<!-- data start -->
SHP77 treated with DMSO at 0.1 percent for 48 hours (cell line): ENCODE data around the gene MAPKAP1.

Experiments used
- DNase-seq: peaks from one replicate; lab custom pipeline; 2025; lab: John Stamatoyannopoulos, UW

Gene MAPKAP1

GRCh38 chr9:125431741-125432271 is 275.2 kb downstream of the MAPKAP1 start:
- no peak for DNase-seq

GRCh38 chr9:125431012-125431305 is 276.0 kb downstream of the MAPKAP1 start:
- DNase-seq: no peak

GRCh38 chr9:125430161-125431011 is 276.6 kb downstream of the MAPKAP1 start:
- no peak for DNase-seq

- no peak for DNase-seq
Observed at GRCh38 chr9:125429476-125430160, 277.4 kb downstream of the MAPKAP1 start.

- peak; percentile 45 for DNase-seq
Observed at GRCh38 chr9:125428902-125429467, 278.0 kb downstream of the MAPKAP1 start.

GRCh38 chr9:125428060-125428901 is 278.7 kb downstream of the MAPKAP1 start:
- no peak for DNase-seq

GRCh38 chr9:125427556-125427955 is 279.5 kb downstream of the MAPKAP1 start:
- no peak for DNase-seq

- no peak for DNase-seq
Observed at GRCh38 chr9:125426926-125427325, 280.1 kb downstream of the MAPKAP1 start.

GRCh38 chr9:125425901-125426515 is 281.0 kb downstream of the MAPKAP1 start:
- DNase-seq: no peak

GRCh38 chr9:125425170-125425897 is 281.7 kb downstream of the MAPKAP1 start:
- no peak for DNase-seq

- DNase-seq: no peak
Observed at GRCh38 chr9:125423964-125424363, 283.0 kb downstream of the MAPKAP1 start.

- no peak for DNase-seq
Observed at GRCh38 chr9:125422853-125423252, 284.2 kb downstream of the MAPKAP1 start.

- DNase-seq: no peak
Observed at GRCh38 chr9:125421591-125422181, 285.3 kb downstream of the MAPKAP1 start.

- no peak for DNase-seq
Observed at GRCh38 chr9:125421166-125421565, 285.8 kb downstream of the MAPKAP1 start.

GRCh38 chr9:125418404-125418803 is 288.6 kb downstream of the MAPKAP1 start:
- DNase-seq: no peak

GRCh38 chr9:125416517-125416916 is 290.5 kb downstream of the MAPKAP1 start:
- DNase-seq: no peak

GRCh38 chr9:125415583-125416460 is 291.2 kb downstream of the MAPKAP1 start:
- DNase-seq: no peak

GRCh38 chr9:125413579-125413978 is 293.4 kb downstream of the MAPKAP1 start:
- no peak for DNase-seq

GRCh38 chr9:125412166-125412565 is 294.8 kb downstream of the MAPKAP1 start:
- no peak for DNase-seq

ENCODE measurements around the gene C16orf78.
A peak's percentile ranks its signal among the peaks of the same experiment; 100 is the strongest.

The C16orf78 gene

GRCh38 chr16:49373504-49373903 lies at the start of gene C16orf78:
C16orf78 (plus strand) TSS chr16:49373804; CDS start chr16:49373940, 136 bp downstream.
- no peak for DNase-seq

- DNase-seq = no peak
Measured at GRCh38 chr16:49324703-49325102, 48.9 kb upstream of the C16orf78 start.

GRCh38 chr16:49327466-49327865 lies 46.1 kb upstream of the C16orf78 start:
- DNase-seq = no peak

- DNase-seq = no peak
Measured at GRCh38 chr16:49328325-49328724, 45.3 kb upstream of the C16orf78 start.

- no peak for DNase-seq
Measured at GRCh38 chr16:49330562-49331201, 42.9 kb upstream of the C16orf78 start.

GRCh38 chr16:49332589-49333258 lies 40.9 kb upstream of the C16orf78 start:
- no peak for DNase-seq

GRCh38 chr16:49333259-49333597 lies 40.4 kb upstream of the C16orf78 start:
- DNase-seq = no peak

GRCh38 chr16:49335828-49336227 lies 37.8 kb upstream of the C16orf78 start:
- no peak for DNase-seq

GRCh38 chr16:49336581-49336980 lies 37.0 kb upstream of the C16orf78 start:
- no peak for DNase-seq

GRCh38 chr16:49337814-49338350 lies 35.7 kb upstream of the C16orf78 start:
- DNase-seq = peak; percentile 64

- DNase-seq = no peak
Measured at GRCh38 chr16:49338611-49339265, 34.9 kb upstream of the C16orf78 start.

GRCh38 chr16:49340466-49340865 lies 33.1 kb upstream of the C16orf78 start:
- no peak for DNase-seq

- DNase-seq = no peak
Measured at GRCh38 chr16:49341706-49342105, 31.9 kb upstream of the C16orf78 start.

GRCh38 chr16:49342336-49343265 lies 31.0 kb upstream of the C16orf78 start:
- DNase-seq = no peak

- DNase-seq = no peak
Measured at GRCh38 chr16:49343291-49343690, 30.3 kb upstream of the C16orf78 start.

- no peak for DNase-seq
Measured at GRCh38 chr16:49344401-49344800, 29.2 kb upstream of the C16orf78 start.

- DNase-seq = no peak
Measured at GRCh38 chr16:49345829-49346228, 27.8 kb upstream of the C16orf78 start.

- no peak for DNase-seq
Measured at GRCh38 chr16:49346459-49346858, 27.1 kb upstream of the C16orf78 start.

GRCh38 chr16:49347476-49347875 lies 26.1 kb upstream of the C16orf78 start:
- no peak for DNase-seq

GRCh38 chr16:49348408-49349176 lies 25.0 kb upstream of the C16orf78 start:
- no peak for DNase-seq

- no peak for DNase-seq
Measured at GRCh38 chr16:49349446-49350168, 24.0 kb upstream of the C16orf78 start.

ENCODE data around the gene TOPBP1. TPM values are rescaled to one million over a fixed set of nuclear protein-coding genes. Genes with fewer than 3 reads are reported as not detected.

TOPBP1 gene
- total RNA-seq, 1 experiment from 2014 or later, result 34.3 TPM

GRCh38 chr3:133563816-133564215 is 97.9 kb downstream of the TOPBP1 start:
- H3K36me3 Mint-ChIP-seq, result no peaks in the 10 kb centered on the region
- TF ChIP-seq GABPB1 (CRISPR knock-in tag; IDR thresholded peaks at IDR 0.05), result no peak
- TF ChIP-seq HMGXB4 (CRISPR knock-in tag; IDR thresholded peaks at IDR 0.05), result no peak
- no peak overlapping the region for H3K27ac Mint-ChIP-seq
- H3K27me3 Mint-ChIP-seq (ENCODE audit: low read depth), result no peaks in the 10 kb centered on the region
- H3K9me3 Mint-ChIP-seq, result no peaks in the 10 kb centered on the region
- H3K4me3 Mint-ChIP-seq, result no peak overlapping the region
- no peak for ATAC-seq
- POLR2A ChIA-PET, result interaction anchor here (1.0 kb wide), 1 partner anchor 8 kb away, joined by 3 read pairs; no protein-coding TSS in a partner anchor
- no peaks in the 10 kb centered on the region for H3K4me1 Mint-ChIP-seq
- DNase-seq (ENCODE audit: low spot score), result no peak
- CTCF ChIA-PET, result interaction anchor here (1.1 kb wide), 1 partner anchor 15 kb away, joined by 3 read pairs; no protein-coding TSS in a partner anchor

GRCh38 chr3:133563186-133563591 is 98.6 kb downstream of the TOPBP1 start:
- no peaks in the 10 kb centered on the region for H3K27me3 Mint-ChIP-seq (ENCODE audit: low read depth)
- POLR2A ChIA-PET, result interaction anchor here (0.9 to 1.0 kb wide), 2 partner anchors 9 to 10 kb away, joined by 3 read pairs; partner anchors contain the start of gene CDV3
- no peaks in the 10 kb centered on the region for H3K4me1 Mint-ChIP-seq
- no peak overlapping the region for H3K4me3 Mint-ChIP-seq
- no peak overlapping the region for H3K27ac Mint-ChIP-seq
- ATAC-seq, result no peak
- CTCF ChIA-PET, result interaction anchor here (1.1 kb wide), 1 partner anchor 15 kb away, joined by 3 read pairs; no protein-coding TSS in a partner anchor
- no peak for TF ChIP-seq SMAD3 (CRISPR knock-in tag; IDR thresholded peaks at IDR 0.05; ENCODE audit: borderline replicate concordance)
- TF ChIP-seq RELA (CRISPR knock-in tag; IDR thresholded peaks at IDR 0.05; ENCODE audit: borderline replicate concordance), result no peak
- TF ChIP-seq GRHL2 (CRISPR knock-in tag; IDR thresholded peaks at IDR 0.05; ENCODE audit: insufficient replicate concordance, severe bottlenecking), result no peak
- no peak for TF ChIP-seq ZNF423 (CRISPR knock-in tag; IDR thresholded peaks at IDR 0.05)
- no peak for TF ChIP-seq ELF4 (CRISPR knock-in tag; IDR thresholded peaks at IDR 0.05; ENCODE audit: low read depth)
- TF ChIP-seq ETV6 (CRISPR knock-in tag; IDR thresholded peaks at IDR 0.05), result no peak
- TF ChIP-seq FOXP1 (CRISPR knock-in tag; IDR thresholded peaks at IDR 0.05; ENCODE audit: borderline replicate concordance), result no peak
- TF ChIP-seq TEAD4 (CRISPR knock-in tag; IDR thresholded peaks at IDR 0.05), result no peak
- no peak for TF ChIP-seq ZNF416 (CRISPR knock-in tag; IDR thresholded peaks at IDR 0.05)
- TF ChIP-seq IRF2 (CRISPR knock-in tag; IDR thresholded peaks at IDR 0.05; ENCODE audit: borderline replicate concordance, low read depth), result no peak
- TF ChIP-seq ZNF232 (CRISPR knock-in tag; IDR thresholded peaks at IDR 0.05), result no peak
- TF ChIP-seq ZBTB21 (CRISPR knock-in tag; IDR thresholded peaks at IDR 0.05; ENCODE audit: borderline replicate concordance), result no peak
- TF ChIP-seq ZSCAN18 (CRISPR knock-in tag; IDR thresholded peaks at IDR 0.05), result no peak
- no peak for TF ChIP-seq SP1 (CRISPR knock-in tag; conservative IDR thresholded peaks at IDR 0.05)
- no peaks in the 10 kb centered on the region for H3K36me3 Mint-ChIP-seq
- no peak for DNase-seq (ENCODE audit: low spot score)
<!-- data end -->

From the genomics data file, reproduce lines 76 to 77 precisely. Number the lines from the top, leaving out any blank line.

Measured at GRCh38 chr16:49343291-49343690, 30.3 kb upstream of the C16orf78 start.

- no peak for DNase-seq